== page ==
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Glover trails Straka at Web.com Tour Championship

By Associated PressSeptember 23, 2018, 12:19 am

ATLANTIC BEACH, Fla. – Sepp Straka moved into position Saturday to earn a PGA Tour card in the Web.com Tour Championship, shooting a 7-under 64 to take the third-round lead.

With the top 25 earners in the four-event Web.com Tour Finals getting PGA Tour cards Sunday, Straka birdied the final three holes to reach 18-under 195 - a stroke ahead of Curtis Luck, Lucas Glover and Denny McCarthy at Atlantic Beach Country Club.

''It's always good to get an extra birdie in late. I got three of them to finish, which was nice,'' Straka said. ''It's very bunched up there, so you can't really take off, you've got to keep the pedal down and see where you end up at the end.''

Straka entered the week tied for 80th in the card race with $2,744. The 25-year-old former Georgia player from Austria won the KC Golf Classic in August for his first Web.com Tour title. He finished 31st on the money list to advance to the four-tournament series.

''My ball-striking is really good,'' Straka said. ''It's been good all week. It's been really solid. I really haven't gotten in a whole lot of trouble and have been able to capitalize on a good number of chances with the putter. Hit a couple of bad putts today, but some really good ones to make up for it.''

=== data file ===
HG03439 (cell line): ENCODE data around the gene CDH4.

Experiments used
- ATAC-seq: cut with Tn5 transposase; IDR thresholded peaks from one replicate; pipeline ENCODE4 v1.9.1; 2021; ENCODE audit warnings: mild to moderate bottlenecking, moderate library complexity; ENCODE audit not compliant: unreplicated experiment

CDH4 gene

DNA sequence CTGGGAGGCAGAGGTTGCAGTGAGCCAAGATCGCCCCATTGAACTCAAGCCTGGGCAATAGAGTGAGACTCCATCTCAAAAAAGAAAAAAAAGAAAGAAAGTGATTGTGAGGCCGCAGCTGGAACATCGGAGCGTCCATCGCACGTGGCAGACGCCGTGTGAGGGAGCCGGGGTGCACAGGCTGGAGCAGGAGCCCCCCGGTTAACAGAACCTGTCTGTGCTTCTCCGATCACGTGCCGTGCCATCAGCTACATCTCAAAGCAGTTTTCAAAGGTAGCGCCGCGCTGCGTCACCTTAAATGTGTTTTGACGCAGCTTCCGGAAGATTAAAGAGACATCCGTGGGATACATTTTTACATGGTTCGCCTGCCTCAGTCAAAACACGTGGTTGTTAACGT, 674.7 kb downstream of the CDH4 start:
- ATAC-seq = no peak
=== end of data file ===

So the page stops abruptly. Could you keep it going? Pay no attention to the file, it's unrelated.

Full-field scores from the Web.com Tour Championship


Luck also shot 64. The 22-year-old Australian went into the week 16th with $41,587.

''Obviously, it just comes down to keeping that momentum going and trying not to change anything,'' Luck said. ''That's the really important thing and I felt like I did that really well. I played really aggressive on the back nine, still went after a lot of shots and I hit it close a lot out there.''

Glover had a 68. The 2009 U.S. Open champion entered the week 40th with $17,212.

McCarthy shot 67. He already has wrapped up a card, earning $75,793 in the first three events to get to 11th in the standings.